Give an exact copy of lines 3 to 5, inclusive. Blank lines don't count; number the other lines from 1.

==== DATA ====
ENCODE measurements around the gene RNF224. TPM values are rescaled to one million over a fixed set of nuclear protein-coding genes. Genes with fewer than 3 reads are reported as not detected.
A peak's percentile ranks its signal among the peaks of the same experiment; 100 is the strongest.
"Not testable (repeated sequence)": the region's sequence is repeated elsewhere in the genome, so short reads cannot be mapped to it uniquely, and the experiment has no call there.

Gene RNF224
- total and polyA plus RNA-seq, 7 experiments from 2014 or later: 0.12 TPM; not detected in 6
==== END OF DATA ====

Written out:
"Not testable (repeated sequence)": the region's sequence is repeated elsewhere in the genome, so short reads cannot be mapped to it uniquely, and the experiment has no call there.

Gene RNF224
- total and polyA plus RNA-seq, 7 experiments from 2014 or later: 0.12 TPM; not detected in 6